Quantum computing comes closer as diamonds get spooky
International boffins are chuffed today to publish cunning research in which they demonstrate quantum entanglement – the “spooky action at a distance” so disliked by Einstein – between a pair of small synthetic diamonds: and, this is the clever bit, at room temperature rather than in a cryogenic chamber or similar, so bringing the long hoped-for quantum computer hardware that bit nearer.
The scientists write:
Entanglement is usually fragile in room-temperature solids, owing to strong interactions both internally and with the noisy environment. We generated motional entanglement between vibrational states of two spatially separated, millimeter-sized diamonds at room temperature. By measuring strong nonclassical correlations between Raman-scattered photons, we showed that the quantum state of the diamonds has positive concurrence with 98% probability. Our results show that entanglement can persist in the classical context of moving macroscopic solids in ambient conditions.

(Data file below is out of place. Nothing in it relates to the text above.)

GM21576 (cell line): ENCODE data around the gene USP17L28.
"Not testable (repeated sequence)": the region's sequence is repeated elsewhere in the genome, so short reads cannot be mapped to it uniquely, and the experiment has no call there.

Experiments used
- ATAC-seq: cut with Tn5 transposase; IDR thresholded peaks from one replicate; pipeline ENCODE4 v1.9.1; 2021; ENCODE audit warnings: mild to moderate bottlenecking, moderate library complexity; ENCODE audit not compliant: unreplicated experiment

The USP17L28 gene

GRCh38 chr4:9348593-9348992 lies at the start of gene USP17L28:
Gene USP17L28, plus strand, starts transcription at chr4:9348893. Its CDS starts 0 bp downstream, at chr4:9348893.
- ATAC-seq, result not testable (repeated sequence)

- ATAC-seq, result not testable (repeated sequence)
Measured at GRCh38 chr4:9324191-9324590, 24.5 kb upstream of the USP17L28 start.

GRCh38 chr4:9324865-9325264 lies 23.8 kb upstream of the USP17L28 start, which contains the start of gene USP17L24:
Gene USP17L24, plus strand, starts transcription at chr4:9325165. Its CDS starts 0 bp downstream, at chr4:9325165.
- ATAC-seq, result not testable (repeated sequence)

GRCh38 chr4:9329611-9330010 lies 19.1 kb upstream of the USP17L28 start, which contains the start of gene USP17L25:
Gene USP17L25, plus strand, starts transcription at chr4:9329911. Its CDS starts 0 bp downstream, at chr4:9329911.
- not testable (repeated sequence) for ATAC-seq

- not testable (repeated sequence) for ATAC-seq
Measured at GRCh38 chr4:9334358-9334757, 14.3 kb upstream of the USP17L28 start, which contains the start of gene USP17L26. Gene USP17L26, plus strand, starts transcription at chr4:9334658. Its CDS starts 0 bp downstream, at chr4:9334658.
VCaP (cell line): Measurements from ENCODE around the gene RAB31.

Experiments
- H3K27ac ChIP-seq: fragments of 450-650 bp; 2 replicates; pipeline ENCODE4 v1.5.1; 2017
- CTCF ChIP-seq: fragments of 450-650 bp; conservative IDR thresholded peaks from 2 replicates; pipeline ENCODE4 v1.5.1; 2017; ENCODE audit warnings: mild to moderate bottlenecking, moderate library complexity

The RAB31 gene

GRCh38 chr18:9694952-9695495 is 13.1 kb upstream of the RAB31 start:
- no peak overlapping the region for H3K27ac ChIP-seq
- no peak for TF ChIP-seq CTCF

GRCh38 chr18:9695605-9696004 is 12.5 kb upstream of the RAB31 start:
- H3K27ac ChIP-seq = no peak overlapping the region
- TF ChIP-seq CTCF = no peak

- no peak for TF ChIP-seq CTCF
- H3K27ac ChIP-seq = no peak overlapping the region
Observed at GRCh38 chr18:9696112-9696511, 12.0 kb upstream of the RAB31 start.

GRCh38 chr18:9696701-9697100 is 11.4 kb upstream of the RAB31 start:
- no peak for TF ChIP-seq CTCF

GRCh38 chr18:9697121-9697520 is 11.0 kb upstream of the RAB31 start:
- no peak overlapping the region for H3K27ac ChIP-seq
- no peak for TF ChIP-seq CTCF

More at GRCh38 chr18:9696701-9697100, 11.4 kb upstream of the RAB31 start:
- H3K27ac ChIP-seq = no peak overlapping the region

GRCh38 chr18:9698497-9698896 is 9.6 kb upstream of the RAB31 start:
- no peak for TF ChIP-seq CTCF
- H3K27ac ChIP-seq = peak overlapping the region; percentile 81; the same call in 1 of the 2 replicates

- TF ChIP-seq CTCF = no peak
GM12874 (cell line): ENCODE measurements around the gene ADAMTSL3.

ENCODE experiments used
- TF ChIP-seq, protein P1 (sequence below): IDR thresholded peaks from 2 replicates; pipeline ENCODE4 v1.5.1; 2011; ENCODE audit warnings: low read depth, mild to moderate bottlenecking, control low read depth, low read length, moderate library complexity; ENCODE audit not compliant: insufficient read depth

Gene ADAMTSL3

The entanglement was achieved and demonstrated in the two diamonds using a complicated setup of lasers and beam splitters such that a given photon could be in either diamond, so entangling them. Physicists have demonstrated entanglement many times before, but generally have needed to use very cold environments to avoid “noise” corrupting the experiment. It’s also unusual to be able to entangle large, physically visible objects like diamond crystal, as opposed to individual atoms or similar.
All this is important to the IT world because entangled objects can function as quantum on-off devices, or “qubits”. Qubits aren’t just 1 or 0 like regular classical bits: they could contain a whole load of info.
Entangled qubits would theoretically also be the dog’s bits, as they might be used to build hard-to-understand yet puissant “quantum computers”. Quantum computing has been modelled and theorised, and it’s known could it be achieved it would offer some interesting possibilities: not least the breaking of current encryption and, of course, the chance of new and provably unbreakable crypto to replace it.
Doing this sort of thing at normal temperatures with normal-ish objects means that the boffins, led by Ian Walmsley of Oxford uni, get a headline in prestigious boffinry journal Science for their work. Unfortunately it seems that we won’t be getting our quantum computers just yet.
“I am not sure where this particular work will go from here,” Andrew Cleland, a rival quantum boffin in California, tells rival journal Nature. “I can’t think of a particular use for entanglement that lasts for only a few picoseconds.”
But Walmsley for his part insists that “diamond could form the basis of a powerful technology for practical quantum information processing”. ®